Chris had wanted to bury the blanket with him, but I’d insisted we keep it. Funny how a thing like that, an ordinary blanket, could become so important.

“Stop it!” Gladys cries, waking me. “Get away! I don’t like that!” Her voice is tight and thin, breaking. She sounds frightened.

Thunder crashes loudly outside. It’s dark and rain is pelting the window by my bed, like it’s blowing sideways. It sounds like one hell of a storm.

I open my eyes and find Eugene standing over Gladys on the far side of her bed. Both his hands are on her goiter. 

“Oh, Mommy,” he says, rubbing lotion into her throat, “don’t make such a fuss.” 

I hate the way he says that. How he calls us all Mommy, like it’s some kind of endearment. 

He smooths the extra lotion into his thick hands then wipes them on the front of his blue scrubs. As he walks around Gladys’ bed, his eyes on me, I see the bulge in his pants. I look at Gladys. Her face is stricken, eyes wide and popping, like a kid’s toy that’s been squeezed too hard.

“Help! Someone! Help!” she cries, the only good voice between us. She looks toward the bright hall, pressing her call button over and over. But I know it’s no use. It’ll be at least ten minutes before anyone comes. Eugene knows it too.

He smiles as he approaches, his piggy eyes locked on me. “Mommy, what’s wrong? Why so upset already?” He pulls a new pair of gloves from the box on my bedside table. I flinch as he snaps them into place.

He lays his hands on me and I stiffen. There’s nothing I can do. There never is. He rolls me onto my side, hard. The sheets twist, catching my thin skin, and I know I’ll have another bruise in the morning. I feel him checking my diaper. His gloved hand brushes my backside, lingers a little too long. When he sees it’s dry he drops me. I roll onto my back, too fast for a broken old woman, and am dizzy for a second.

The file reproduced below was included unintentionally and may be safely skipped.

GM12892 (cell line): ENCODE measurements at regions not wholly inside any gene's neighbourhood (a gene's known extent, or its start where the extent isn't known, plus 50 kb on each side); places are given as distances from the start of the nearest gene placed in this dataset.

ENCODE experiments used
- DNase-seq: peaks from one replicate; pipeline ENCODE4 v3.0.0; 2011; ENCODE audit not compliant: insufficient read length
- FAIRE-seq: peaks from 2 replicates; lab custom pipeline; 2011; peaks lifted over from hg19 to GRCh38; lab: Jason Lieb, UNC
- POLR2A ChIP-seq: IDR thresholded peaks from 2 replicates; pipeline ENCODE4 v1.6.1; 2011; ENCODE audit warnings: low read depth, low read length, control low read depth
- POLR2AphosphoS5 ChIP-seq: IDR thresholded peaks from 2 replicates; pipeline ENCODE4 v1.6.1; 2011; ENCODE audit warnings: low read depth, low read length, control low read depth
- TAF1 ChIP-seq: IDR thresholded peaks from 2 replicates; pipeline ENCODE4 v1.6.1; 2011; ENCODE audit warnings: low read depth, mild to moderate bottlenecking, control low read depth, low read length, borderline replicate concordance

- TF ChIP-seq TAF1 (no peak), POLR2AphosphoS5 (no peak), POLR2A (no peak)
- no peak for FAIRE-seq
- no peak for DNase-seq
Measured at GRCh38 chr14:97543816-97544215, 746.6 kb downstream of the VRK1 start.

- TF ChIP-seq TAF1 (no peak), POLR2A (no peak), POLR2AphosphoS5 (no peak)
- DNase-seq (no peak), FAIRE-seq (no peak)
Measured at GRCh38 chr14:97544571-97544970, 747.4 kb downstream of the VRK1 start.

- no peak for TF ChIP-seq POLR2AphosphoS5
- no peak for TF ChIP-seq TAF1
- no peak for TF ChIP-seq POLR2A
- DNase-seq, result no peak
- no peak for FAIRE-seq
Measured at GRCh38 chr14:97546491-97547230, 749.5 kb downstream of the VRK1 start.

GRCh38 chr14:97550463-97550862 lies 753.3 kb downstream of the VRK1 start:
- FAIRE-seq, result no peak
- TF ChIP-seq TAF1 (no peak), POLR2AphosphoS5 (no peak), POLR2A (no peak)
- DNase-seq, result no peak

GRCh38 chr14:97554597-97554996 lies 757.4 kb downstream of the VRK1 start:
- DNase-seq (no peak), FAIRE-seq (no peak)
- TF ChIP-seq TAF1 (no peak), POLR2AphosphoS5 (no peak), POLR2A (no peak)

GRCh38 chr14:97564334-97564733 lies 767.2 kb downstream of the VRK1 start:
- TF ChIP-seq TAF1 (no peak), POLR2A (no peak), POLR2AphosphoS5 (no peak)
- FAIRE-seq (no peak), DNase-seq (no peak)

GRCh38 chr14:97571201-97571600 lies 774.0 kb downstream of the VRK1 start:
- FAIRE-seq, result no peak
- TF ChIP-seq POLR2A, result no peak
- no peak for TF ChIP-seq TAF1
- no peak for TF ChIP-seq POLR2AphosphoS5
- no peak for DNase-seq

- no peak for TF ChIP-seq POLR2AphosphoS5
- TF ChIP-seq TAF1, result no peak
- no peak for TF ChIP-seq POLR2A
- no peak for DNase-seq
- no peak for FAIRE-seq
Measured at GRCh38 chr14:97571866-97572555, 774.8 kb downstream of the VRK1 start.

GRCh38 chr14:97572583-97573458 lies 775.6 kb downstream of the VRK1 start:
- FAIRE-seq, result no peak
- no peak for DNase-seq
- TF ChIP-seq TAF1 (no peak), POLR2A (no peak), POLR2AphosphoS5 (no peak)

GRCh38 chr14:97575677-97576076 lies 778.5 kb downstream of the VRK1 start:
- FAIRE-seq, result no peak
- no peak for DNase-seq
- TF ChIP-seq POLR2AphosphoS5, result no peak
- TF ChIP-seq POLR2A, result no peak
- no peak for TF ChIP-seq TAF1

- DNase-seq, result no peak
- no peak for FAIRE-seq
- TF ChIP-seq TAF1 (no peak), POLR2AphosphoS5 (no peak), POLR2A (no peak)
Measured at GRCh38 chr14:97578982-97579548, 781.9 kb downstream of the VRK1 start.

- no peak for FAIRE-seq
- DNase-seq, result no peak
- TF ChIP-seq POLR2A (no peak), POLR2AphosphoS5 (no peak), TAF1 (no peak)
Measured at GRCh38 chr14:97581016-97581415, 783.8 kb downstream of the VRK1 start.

“Now,” he says, leaning over me, “was that so bad?”

I’m shaking despite all my efforts to stop. Somehow I know it’s part of it for him. I look away, hoping he’ll just leave. I see Gladys watching us, her finger still frantically pressing her call button. She really is a good roommate.

Lightning flashes, lighting up the curtains from behind like a thousand headlights coming right for me. It’s been a long time since I’ve been frightened by a storm, but this one is getting pretty bad. 

Eugene squats down beside my bed, his face level with mine . I feel him there, the warmth from his body close and uncomfortable. His breath is hot on my neck and I want to be anywhere but here, anywhere other than trapped in this body, in this place, in this moment.

When he licks my ear I scream, a guttural rasping sound that’s worthless. I flail, fighting with all I’ve got, rage and desperation taking over. The adrenaline has made me stronger than I thought possible, and I see that one of my rolling pins has bloodied his nose. 

Now it’s Eugene who is calling for help. He backs away, holding his fat, broken face. His voice is angry and unsure, so different than the smarmy one he uses with us. I have enough time to see the shocked smile on Gladys’ face, and then they are descending like a flock of vultures, holding me down, my arms pressed to my sides, my shoulders held to the bed. I feel the sting of the needle as lightning flashes outside and everything goes fuzzy, heavy.

The storm is blowing all around us, shaking leaves from the few trees in the small yard behind Landis Hall. It’s May 9, 1951. A Wednesday. And Chris and I are soaked. 

“See?” he says, laying beside me, “it’s not so scary.” He is propped up on one elbow, watching me. I am hiding, face down in the blanket. It’s new, an early graduation present from my grandmother, and I feel guilty. I should be taking better care of it than this. The checked white pattern will never survive all this mud. 

I hate storms. And this one is raging. The sky is black, despite it being four in the afternoon, with thunder so close at times it feels like it’s shaking me out of my skin. But here we are, right in the thick of it.

“I don’t know how I let you talk me into this!” I scream, my voice muffled by the blanket and the storm. I am shaking, adrenaline pumping through my frightened body, but am starting to realize he’s right. It is thrilling, like being at the top of a roller coaster, waiting for the car to plunge over the top. I love that he made me come out here.

“What are you guys doing?” Julie, my roommate, shouts from the doorway of the dorm. “It’s raining!”

“We know,” Chris says, waving his hand at her. “Are you cold?” he asks me, rubbing the goosebumps on my bare arms. He takes his jacket off and lays it over my shoulders. It’s warm and smells like him; familiar, safe.

“Was it the shivering that gave it away? Because I always do that when I’m about to be struck by lightning.”

He laughs and it soothes me, like the first sip of coffee on a cold morning. I peek over and see how wet he is, how his blonde hair looks dark because of the rain, how his t-shirt clings to his strong chest and arms. He’s smiling and shaking his head at me. 

“We can go in if you want,” he says, laughing.